In his latest documentary Human Flow, internationally renowned Chinese artist Ai Weiwei compiles footage from over 23 countries to underscore the scale of the global refugee crisis. Often, the artist—drone camera in tow—tackles his charged subject matter from a distance. Rather than attaching the film to a select few individuals, Weiwei instead opts for sweeping panoramas of unstable migration currents.
As the film skips from country to country, the scaled-out narrative blurs experiences for empathy-generating effect. African migrants reach Italian shores without any acknowledgement of their countries of origin. Their newly arrived bodies produce visual spectacle. These plainly labelled Africans huddle together, wrapped in glinting gold thermal blankets. The only possible response to these deracinated images of hardship is the immediate gut reaction to nonspecific distress.
An elderly Rohingya woman in a Bangladeshi refugee camp glares silently at a camera that refuses to cut away. She is not probed any further. Small moments such as these—unwelcome intrusions into the everyday—are fleeting reminders of the director’s interest in refugee flow over refugee. Weiwei forsakes focus on the individual in service of showcasing a tremendous collective suffering.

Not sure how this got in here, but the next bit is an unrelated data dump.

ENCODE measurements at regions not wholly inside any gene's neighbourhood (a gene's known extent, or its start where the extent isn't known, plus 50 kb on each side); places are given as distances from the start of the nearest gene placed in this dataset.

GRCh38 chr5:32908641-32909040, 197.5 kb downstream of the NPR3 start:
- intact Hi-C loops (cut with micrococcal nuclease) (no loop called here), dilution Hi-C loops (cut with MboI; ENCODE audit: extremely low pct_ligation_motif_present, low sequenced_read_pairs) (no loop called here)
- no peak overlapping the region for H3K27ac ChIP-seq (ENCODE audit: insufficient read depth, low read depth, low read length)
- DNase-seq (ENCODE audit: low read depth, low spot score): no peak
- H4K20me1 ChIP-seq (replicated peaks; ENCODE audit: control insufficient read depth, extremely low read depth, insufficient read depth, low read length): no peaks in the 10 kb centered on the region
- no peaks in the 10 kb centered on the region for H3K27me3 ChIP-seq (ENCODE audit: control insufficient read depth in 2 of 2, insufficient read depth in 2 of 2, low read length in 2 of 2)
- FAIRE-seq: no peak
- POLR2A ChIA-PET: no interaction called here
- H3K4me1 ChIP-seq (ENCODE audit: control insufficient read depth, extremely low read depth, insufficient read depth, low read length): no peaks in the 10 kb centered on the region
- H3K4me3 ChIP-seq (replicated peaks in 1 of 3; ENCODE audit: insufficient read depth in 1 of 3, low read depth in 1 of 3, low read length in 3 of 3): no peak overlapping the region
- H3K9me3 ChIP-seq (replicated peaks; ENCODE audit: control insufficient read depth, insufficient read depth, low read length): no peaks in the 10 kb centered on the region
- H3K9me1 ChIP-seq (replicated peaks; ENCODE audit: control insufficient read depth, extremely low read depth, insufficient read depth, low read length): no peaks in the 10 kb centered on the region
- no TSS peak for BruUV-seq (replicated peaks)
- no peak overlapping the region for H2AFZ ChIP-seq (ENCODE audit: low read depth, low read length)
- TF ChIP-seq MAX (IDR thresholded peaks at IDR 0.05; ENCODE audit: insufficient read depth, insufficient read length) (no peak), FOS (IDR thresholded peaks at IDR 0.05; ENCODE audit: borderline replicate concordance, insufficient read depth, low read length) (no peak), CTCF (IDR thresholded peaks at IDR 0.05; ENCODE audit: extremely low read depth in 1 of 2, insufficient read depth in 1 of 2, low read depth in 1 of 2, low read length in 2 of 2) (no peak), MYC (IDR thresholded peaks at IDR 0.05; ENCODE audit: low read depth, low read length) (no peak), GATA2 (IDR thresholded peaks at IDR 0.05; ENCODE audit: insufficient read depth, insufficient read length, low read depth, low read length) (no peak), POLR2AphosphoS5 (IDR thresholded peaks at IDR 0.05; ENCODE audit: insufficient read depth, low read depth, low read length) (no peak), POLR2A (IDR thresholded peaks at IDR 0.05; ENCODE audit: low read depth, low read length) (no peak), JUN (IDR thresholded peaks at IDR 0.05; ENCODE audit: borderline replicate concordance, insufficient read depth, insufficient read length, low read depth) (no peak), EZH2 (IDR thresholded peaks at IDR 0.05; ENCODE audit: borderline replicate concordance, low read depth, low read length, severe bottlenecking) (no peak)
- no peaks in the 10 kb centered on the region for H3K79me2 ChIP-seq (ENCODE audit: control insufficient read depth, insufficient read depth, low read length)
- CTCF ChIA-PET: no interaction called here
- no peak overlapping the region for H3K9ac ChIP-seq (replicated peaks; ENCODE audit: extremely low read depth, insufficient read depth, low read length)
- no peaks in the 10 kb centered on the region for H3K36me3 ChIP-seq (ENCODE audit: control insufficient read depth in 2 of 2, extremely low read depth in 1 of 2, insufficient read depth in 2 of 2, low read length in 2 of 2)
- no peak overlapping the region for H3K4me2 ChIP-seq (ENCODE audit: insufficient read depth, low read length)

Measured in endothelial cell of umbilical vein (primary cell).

One potential benefit of Human Flow‘s narrative expanse is commonalities drawn between worldwide migrations. Viewers are jetted from place to place to follow a story across continents, and no nation is left unchallenged. The film makes the urgent suggestion that we are all responsible for the wellbeing of the planet’s peoples.
An Afghan woman at the Greek-Macedonian border states, “No one leaves their country lightly.” Though often minimizing the individual experience of migration, Human Flow ultimately conveys the weight of these journeys and the moral imperative of addressing the refugee crisis today.